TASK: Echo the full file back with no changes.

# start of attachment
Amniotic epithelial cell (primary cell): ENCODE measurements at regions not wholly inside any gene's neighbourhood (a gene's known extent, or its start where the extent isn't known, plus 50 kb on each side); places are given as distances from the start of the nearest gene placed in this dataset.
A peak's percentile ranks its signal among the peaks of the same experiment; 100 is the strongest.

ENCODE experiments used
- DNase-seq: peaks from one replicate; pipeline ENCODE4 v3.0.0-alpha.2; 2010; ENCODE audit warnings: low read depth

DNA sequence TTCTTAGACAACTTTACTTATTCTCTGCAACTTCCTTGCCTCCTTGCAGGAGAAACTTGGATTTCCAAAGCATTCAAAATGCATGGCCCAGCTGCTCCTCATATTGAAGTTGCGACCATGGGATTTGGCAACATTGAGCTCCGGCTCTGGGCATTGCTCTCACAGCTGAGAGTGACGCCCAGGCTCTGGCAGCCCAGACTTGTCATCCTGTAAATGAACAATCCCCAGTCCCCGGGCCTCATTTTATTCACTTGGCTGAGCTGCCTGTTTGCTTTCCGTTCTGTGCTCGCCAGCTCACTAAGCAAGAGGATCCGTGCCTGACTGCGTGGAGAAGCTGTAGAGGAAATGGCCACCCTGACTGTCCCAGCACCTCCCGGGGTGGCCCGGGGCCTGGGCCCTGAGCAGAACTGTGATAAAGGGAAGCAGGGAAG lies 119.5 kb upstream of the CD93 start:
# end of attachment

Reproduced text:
Amniotic epithelial cell (primary cell): ENCODE measurements at regions not wholly inside any gene's neighbourhood (a gene's known extent, or its start where the extent isn't known, plus 50 kb on each side); places are given as distances from the start of the nearest gene placed in this dataset.
A peak's percentile ranks its signal among the peaks of the same experiment; 100 is the strongest.

ENCODE experiments used
- DNase-seq: peaks from one replicate; pipeline ENCODE4 v3.0.0-alpha.2; 2010; ENCODE audit warnings: low read depth

DNA sequence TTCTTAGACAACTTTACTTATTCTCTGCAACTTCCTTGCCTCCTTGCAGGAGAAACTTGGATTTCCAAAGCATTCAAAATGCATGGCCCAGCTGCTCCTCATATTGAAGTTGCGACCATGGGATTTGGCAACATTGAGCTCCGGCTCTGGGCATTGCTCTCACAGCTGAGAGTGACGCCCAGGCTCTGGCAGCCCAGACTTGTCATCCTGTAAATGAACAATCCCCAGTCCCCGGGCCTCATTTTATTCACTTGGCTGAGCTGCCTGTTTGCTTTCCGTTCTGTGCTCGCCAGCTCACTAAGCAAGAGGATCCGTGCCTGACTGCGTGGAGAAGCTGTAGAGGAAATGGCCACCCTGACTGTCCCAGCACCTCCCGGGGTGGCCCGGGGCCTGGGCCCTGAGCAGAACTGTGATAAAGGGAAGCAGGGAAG lies 119.5 kb upstream of the CD93 start: